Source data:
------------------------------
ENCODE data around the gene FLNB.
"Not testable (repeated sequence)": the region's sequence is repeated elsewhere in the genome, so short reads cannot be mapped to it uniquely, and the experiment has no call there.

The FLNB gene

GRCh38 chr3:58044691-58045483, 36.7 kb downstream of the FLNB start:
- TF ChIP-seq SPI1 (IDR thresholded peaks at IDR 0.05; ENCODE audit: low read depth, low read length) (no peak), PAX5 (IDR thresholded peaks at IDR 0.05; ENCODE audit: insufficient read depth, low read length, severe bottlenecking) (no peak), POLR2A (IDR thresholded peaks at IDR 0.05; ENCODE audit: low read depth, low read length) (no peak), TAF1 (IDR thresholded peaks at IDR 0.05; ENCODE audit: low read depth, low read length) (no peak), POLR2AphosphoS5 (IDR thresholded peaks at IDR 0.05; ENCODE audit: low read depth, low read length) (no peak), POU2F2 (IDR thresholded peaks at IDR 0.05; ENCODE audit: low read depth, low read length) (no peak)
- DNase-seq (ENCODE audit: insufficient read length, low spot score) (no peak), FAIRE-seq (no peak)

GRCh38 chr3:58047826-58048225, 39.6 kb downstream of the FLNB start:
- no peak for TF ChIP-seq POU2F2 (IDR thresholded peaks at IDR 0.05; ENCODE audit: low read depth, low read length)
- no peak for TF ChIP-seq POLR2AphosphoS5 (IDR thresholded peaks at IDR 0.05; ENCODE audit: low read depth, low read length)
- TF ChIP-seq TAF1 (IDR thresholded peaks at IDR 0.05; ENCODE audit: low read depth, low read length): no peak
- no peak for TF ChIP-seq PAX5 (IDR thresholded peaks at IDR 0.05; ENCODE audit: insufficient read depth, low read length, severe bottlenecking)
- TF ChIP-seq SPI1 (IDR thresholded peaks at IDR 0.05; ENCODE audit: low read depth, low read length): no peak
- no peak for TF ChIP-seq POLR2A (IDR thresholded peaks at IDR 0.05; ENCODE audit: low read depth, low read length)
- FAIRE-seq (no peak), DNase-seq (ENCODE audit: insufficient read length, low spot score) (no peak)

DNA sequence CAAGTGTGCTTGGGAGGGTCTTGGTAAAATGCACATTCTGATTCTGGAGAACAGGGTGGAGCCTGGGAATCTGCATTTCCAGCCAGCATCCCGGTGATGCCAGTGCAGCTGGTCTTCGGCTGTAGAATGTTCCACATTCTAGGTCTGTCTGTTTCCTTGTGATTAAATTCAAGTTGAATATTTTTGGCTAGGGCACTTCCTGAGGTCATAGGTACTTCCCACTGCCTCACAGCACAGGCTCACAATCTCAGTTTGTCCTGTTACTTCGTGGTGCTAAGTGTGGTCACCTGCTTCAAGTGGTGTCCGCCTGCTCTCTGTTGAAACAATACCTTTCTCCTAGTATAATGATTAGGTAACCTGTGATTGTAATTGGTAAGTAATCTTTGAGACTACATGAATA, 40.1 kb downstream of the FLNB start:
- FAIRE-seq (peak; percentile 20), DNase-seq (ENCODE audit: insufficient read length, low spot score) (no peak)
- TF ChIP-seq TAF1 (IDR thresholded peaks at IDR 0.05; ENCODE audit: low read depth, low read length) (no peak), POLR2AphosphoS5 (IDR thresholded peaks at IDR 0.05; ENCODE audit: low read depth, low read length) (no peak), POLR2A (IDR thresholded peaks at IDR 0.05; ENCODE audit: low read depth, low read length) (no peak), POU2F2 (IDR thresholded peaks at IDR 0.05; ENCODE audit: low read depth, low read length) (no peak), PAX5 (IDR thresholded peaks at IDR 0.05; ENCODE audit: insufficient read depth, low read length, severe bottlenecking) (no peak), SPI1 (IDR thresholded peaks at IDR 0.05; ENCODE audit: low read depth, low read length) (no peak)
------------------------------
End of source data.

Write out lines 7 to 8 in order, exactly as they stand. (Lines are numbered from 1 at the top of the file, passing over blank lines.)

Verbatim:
GRCh38 chr3:58047826-58048225, 39.6 kb downstream of the FLNB start:
- no peak for TF ChIP-seq POU2F2 (IDR thresholded peaks at IDR 0.05; ENCODE audit: low read depth, low read length)